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VOL. XXII, NO. 4
SATURDAY MORNING, DECEMBER 7, 1918
AN INFALLIBLE MASHIE
Wielded by Clapp Breaks the Hearts
of Hen in the Rough
Seventeenth Hole on the SemlFlnal
Tells the Romance of Autumn
or whatever genial de
ity it is that presides
over the royal game of
golf takes no delight in
favorites. And as has
often observed be
lie keeps few of his
final trophies for medal
ists. On both of these counts Franklin
II. Gates, of Broadacre, by common
consent first money in the pool and win
ner of the qualifying round of the Au
tumn Tournament, had no real show.
We begin this epic with Gates, for it is
proper to dispose of old heroes as well
as old loves before we go on with the
And now let us sing the wrath of
J. II. Clapp, the Son of Chevy Chase,
him of the horizon brassie and the cun
ning cleek. Sing his wrath rising as he saw
his prowess discounted among the pro
phets and his abiding fortune on the fate
ful 17th. It is the lasting lure of the
game that no man can possibly tell at
what stage or in what match of a well
fought tournament the critical and de
termining factor will arise. For exam
ple: In this autumn affray, suddenly,
Avithout notice and without audience, the
fortunes of Chevy Chase came to their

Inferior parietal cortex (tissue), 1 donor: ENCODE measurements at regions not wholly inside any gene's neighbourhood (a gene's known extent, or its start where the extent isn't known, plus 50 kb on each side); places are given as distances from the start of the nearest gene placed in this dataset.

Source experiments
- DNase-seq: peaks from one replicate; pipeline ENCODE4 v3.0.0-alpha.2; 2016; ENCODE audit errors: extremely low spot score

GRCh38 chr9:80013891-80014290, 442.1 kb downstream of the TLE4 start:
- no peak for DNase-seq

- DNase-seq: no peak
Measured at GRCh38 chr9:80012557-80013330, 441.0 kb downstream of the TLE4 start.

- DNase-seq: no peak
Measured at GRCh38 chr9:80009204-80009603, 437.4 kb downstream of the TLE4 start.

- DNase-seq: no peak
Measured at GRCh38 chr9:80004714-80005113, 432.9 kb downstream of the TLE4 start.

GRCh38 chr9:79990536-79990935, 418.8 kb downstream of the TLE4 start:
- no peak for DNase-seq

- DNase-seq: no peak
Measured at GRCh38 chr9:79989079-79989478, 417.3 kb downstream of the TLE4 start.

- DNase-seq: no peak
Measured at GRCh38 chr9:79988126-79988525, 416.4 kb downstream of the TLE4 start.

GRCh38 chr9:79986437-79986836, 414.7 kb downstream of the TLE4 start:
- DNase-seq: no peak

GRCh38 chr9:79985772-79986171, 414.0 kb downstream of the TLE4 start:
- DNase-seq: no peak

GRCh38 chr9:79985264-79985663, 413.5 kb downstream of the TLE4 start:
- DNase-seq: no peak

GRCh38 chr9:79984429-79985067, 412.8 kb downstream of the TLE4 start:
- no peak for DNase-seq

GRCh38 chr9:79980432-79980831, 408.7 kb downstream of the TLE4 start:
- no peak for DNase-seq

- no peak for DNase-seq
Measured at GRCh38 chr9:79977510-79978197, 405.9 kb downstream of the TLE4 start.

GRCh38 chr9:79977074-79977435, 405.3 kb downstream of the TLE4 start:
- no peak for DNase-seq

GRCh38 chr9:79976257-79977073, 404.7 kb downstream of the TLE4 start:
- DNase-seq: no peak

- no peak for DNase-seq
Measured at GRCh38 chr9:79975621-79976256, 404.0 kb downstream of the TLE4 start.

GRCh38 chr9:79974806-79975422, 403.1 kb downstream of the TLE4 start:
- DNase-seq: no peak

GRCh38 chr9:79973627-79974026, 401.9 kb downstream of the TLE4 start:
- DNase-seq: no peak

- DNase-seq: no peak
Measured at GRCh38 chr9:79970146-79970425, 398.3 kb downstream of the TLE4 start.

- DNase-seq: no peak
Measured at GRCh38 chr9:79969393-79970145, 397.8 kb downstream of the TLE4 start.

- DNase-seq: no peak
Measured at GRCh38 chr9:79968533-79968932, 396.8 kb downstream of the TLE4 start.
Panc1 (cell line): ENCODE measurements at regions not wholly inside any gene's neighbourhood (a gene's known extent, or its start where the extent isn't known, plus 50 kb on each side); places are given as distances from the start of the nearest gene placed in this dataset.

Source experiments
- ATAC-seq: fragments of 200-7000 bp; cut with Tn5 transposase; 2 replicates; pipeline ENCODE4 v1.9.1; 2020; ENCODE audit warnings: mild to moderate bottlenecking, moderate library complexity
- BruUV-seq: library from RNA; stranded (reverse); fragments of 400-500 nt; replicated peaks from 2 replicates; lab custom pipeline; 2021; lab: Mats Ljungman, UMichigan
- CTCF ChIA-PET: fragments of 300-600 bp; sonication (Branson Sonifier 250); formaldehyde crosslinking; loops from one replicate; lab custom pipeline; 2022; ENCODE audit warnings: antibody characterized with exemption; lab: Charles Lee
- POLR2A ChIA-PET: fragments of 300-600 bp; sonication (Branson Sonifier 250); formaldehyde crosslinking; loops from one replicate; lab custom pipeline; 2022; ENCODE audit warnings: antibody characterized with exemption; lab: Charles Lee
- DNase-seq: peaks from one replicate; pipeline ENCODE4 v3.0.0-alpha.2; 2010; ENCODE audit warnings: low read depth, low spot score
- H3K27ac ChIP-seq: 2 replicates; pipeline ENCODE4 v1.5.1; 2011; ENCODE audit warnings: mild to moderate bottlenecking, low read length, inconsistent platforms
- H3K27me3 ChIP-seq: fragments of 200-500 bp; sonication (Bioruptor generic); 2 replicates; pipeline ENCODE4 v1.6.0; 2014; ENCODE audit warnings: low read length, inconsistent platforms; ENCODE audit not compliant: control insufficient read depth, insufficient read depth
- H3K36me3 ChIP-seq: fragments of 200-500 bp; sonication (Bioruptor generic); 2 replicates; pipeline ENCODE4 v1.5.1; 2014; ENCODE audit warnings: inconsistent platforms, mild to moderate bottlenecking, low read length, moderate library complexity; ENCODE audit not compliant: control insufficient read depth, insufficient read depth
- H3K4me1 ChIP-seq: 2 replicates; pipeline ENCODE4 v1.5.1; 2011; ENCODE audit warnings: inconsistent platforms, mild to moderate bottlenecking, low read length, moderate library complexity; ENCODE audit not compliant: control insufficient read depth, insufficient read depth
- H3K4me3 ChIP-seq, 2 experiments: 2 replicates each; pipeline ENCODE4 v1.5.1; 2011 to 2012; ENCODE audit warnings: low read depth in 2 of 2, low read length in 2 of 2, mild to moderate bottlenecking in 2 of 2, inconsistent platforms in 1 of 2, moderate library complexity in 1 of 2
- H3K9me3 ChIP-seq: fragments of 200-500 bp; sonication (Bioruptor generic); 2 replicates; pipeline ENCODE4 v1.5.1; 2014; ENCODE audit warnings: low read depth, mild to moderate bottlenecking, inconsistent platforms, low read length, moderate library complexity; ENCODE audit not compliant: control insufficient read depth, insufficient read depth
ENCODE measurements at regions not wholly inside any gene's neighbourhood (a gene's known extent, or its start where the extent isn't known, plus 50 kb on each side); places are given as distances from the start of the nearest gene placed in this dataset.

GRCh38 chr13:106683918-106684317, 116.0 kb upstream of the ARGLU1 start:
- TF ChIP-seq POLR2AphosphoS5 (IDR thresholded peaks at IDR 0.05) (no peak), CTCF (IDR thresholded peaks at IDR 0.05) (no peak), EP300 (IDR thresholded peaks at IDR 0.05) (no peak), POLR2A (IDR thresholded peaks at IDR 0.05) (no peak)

crisis, and the outcome of the whole
affair hung in the balance in the semi
final round on the 17th hole. Here was
C. F. Watson, Jr., of Baltusrol, wield
ing a winning mashie, one up, and lying
snug in two shots within a foot of this
same hole on the top of the volcanic
17th. And there was Clapp, shocking
the world by missing an easy two-foot
putt for a half and a three and a
chance at the match. I ask you? With
Watson one up, on the edge of the cup
in two, and Clapp missing a three, who
would you pick for the winner of the
tournament? Watson, or Allen or
Becker? Or anybody but Clapp? It is
a lesson that the game is never over.
For lo, and behold I Seeing that human
agencies had failed, Clapp 's foxy little
Radio took a hand in the game, and
rambled around the rim until it found
a position exactly between Watson and
the hole. Still, it was ninety to one
that Watson would get a half and still
keep his lead. But Apollo Sporticus
gently interfered, and Watson managed
to knock, not his own, but Clapp 's ball
into the cup. Mirabile dictu! And so
Clapp went on and won the match, and
turned into the final round unbeatable.
In recounting a carnival of matches
in which three sixteens spend a week of
play, and three full champions, and as
many more runners up and consolation